It’s great to see you here with such a powerful comment, extending the whole concept of “not wanting to know” into society at large. I agree there is a trend and am guessing that it is a response to the overload of bad news and the erosion of truth in favor of “switching the channel” to some other preferred version of the world — and ourselves. As a society we seem to be in big-time denial that the house is truly on fire.

    The Washington Post article on plantation tourism is an epic example. It’s clear that if there is any imagining of the Old South for these tourists, it is the lifestyle of the slave owners — which tells us what? Indeed, that slavery as an institution isn’t actually dead. It rests, historically speaking, only inches beneath the surface in its own rotten form of nostalgia.

    To “choose pain” would, for these white people, mean coming to terms with what it is for one person to own another: the pleasure of power in its most devastating and cruel forms, the reduction of people to objects, as tools, and the implicit and explicit violence of extreme capitalist oppression wreaking havoc on the spirit, mind and body of others. They would have to look at themselves without disowning their actual involvement, even, simplistically, if their specific ancestors did not own slaves. They would have to deal with what they don’t understand and probably don’t yet feel in any meaningful way. They would have to immerse themselves in understanding the deepest experience of injustice based on the color of skin, which is an essential human quest and ultimately a spiritual one. Instead, they ask only where the furnishings of the big house have gone. Indeed, in this tour, at least, they still seem very much still to be there.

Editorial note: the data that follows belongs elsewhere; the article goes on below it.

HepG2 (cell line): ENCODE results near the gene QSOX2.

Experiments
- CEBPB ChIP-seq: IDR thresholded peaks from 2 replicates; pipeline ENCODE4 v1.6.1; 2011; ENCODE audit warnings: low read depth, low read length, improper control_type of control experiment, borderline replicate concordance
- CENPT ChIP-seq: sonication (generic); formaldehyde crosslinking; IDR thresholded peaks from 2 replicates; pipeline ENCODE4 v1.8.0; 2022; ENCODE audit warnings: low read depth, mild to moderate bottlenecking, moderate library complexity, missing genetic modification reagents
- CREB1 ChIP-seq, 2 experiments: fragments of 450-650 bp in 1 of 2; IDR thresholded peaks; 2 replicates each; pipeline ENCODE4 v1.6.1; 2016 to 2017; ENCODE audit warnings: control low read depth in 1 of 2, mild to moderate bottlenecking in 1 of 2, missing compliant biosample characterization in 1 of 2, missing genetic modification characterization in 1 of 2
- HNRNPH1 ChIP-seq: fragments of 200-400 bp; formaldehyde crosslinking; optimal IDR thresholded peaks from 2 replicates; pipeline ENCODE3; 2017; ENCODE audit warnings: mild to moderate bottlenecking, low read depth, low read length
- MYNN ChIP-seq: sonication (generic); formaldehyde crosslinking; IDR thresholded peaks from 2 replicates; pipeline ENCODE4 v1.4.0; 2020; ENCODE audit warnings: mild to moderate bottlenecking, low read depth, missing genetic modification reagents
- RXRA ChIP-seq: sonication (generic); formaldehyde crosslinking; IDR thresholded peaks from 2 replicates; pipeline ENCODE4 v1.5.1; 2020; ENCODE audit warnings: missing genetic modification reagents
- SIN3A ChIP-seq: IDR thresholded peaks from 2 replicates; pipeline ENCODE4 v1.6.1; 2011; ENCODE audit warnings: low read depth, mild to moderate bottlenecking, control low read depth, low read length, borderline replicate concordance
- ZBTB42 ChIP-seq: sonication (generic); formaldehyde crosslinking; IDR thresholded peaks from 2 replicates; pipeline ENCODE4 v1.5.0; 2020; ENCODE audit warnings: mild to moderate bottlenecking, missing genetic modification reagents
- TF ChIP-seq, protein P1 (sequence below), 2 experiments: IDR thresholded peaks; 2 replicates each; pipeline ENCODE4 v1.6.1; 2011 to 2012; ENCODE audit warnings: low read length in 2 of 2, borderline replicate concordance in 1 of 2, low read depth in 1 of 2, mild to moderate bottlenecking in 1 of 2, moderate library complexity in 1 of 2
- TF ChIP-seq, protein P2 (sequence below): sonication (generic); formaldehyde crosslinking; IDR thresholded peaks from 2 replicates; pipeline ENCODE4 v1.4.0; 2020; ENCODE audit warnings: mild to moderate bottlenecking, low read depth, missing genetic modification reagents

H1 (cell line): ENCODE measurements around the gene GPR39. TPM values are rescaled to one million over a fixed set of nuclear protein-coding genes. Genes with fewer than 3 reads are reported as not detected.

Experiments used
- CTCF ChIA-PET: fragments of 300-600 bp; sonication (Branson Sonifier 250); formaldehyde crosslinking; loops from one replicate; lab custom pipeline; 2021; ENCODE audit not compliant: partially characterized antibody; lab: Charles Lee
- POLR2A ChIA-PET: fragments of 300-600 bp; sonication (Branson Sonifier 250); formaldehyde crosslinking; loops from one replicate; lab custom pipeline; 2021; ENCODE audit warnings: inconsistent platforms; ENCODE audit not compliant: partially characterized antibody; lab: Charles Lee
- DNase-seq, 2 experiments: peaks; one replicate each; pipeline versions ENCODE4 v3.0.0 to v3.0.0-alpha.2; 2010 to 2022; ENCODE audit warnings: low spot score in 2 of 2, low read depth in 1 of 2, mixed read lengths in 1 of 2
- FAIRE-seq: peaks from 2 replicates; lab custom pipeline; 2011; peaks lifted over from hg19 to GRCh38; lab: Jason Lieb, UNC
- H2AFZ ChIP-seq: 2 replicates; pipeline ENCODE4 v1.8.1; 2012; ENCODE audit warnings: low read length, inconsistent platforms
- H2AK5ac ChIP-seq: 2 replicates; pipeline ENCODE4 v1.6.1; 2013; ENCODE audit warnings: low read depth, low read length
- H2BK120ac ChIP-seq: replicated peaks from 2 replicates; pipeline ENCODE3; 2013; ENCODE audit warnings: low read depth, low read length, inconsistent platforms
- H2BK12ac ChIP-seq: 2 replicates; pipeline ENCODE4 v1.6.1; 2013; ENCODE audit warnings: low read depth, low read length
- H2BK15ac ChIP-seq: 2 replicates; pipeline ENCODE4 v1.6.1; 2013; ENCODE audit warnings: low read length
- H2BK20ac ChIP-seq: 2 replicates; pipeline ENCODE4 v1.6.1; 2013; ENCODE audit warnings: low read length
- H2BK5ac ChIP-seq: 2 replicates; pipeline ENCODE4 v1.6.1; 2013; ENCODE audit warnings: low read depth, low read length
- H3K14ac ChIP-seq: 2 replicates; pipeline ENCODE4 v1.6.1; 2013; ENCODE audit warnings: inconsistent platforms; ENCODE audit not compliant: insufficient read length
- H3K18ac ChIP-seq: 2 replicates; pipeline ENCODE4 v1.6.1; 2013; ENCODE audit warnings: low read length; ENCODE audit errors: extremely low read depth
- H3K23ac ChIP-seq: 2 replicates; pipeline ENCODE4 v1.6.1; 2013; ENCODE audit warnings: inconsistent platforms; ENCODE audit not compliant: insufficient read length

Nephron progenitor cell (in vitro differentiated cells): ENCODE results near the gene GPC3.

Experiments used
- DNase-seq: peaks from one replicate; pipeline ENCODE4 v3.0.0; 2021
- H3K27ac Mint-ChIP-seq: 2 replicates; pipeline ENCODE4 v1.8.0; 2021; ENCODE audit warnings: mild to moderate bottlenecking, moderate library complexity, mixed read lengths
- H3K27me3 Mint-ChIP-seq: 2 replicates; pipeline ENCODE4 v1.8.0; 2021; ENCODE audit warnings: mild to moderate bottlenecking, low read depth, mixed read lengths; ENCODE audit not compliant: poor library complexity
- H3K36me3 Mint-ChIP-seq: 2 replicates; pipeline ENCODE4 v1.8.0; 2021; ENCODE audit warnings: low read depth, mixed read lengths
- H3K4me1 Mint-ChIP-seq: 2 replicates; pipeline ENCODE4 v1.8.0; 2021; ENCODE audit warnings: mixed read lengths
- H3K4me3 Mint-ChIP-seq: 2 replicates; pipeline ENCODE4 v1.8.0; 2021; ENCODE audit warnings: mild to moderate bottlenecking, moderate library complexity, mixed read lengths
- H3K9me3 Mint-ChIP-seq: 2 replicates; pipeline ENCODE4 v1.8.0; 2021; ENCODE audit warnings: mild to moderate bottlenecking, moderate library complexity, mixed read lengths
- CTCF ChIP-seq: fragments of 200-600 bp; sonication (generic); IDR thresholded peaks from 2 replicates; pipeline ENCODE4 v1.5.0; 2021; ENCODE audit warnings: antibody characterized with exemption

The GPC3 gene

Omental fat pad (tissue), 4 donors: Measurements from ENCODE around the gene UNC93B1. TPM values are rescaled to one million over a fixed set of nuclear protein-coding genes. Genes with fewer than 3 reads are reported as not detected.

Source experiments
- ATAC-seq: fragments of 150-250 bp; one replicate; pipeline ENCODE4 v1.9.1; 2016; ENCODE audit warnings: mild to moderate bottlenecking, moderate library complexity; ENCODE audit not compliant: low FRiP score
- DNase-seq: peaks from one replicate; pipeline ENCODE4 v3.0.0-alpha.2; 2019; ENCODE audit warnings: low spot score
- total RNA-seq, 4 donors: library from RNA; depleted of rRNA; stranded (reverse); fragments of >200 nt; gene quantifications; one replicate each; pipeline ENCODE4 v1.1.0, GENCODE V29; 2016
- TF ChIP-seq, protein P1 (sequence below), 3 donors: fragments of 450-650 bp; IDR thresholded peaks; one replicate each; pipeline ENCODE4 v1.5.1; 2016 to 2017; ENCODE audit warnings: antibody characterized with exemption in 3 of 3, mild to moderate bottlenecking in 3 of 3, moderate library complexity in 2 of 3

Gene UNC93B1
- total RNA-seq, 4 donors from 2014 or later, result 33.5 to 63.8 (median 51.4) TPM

This is why I suggest the practice of facing reality. It’s incremental. It requires inquiry into self as an essential social action, one that involves learning to endure and grow from a thousand mistakes in understanding.

    Structurally, I believe the denial of racism is mirrored in almost every other form of denial — which is the denial of impact, of consequences on other human beings.

    It will take a very fierce kind of love to turn any of this hurt around, don’t you think? A love that strengthens us all, that gives us the courage to look and to act.

    Can, then, what is fierce also be compassionate without reinforcing the denial. Can real love and real truth coexist? What does that look like?

    Such a question.

    Warmly, Dan